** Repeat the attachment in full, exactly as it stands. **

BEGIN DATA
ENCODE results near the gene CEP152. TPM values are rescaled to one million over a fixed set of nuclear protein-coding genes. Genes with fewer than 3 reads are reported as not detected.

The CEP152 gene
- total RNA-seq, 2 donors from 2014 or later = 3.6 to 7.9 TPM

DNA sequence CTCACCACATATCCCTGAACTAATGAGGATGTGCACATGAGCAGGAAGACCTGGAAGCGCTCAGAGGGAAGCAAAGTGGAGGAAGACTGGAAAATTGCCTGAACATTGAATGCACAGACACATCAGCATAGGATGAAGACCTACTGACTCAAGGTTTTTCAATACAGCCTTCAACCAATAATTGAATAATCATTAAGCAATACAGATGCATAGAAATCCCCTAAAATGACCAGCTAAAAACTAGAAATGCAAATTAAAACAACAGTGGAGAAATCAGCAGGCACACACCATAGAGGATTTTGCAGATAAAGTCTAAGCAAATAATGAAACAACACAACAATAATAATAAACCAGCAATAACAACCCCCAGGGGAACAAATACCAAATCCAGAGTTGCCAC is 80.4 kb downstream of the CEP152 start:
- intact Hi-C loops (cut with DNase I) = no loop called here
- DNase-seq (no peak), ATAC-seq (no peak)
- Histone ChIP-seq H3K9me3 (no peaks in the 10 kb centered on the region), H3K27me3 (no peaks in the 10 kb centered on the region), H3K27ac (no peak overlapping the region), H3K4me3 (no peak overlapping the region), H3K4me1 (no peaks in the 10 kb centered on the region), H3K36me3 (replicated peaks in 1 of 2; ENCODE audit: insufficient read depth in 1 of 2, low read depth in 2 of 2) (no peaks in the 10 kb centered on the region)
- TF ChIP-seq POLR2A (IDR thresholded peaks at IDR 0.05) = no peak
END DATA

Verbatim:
ENCODE results near the gene CEP152. TPM values are rescaled to one million over a fixed set of nuclear protein-coding genes. Genes with fewer than 3 reads are reported as not detected.

The CEP152 gene
- total RNA-seq, 2 donors from 2014 or later = 3.6 to 7.9 TPM

DNA sequence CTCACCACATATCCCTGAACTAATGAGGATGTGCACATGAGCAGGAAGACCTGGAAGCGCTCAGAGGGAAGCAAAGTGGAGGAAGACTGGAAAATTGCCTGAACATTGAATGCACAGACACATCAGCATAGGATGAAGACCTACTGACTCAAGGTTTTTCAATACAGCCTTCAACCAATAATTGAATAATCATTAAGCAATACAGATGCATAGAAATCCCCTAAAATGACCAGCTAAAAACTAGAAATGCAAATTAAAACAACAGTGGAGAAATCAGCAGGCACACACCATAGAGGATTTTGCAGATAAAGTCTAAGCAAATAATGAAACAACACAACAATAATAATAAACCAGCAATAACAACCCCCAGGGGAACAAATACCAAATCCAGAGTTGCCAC is 80.4 kb downstream of the CEP152 start:
- intact Hi-C loops (cut with DNase I) = no loop called here
- DNase-seq (no peak), ATAC-seq (no peak)
- Histone ChIP-seq H3K9me3 (no peaks in the 10 kb centered on the region), H3K27me3 (no peaks in the 10 kb centered on the region), H3K27ac (no peak overlapping the region), H3K4me3 (no peak overlapping the region), H3K4me1 (no peaks in the 10 kb centered on the region), H3K36me3 (replicated peaks in 1 of 2; ENCODE audit: insufficient read depth in 1 of 2, low read depth in 2 of 2) (no peaks in the 10 kb centered on the region)
- TF ChIP-seq POLR2A (IDR thresholded peaks at IDR 0.05) = no peak